Sunday, February 22, 2009

Nobody does it Better - The James Bond Legacy

As most of you know, I'm a fan of the James Bond series. I enjoy the movies, I've read several of Ian Flemmings novels, listen to the movie scores and I've posted a few blogs about the books and the films. What makes this series so appealing to me? Well there's the classic mix of danger, girls, exotic locations and fun. Who can say no to that? But there is something else that has fascinated me ever since I really got into James Bond (oh I'd say back in the early 90's), and that is the legacy behind it.

The James Bond films have been in existence since 1962. Think about that for a moment. You've got currently 22 films with the same character, the same basic formula and a huge fan base for nearly fifty years. And that's just the movies. The books have been around longer. James Bond is a type of touchstone for Western culture (and it's crossed into several other cultures in other ways as well). His theme is one of the most easily recognized pieces of music ever. His name is recognized by just about everyone on the planet. And these aren't huge life changing movies with deep meaning. At the least they are basic comic book films and at the best they are well made thrillers. But they entertain and that is their biggest advantage.

There's a book out there called "The James Bond Legacy". Sadly it's out of print, but if you ever get a chance (and you are interested in movies and the idea of a James Bond legacy) pick it up. Authors __ and __ go into detail outlining the creation of James Bond from book to screen and then the development of this character into something more - an icon of entertainment. It covers all the films from "Dr. No" (1962) to "Die Another Day" (2002). It was printed before Daniel Craig took over the role, but it covers the first 40 years of James Bond in film and offers it's view on his enduring popularity.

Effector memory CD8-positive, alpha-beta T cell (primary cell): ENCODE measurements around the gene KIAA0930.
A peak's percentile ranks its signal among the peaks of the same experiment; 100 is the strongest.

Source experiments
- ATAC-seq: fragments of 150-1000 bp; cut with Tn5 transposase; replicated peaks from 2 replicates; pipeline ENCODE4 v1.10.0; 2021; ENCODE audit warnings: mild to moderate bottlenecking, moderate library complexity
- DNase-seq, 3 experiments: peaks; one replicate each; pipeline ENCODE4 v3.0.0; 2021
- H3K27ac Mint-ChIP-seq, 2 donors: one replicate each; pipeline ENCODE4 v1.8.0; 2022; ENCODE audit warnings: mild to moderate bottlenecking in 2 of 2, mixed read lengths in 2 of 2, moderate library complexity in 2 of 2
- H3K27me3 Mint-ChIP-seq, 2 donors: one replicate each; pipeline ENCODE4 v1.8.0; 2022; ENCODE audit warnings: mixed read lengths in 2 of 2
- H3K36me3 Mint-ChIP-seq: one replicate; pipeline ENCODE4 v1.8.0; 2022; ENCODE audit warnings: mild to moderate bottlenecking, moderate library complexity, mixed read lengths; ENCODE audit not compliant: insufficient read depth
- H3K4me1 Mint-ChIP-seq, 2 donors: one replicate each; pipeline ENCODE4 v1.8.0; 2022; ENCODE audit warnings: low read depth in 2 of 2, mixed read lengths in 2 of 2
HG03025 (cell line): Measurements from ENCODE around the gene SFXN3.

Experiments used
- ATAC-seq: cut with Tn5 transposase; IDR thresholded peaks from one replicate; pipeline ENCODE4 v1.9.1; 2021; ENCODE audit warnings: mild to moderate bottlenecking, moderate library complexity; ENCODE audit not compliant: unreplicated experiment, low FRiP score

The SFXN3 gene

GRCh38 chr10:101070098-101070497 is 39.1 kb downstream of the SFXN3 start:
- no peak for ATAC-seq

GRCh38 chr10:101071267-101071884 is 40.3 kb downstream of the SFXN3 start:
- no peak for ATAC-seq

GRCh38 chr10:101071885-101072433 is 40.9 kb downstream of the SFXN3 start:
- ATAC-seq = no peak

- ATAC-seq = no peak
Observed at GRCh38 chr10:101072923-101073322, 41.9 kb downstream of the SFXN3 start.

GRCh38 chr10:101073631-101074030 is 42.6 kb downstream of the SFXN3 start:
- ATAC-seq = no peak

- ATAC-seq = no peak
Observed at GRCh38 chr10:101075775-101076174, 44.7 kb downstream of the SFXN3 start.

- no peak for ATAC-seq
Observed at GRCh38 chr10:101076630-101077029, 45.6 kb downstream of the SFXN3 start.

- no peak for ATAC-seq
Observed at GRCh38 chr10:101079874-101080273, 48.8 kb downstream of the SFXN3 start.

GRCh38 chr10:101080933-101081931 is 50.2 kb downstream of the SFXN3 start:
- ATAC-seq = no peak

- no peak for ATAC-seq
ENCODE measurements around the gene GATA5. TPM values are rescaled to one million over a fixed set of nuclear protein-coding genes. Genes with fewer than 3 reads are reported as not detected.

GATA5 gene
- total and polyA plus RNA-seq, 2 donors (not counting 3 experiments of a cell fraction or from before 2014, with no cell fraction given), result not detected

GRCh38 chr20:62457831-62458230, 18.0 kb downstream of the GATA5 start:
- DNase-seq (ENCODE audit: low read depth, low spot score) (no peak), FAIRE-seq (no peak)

What is amazing to me as you read the book (and look at it's gorgeous full color pictures) is that James Bond was really a product of the 60's. Hell, you can tell that by just watching any of the old Sean Connery films. They are a lot of fun, but they definitely capture the spirit of the time. Where the series really becomes fascinating is how it starts to adapt to survive the 70's (Roger Moore had a lot to do with this), evolve to stay relevant in the 80's (a new director brings Bond back to earth and Timothy Dalton opens the door for a more realistic portrayal of the spy), and when the 90's roll around you see how "Goldeneye" straddled a line to take James Bond into the new decade and keep a bit of the old and inject the new and wrap it all up in one movie. It's a fascinating read and the writers keep the pace moving showing how the changing world demanded changes in James Bond.

It even allowed me to appreciate some of the films that I never could get into like "Diamonds are Forever" and "Live and Let Die". Sure those aren't my favorites (and will probably never will be) but at least I understand what the creators were hoping for and why audiences loved those movies at the time (for the longest time "Diamonds are Forever" was the top grossing Bond film - even over "Goldfinger"!)

So for anyone who gets a thrill when the James Bond theme kicks in, I recommend checking out this book.

What do you think of James Bond? Do you have a favorite James Bond film (why do you enjoy it)? Do you prefer your Bond film more over the top or more edgy? Do you have a favorite actor in the leading role?

2 comments:

Rafe McGregor said...

I have to agree with you, Roman, both the movies and the books are great (although in different ways). I read somewhere that Bond is one of the top three icons in popular culture, along with Sherlock Holmes and Dracula, and I think that's probably right.

Roman J. Martel said...

Yeah, the impact of James Bond is really something else. Especially when you consider his humble origins. When you read "Casino Royale", its entertaining, a bit dated, but all in all a good read. Then you realize that that book spawned the juggernaut of James Bond. Its something else.

Dracula and Holmes - I believe it. Everyone does seem to know those two. And didn't Holmes meet Dracula in one of those 60's spoof films?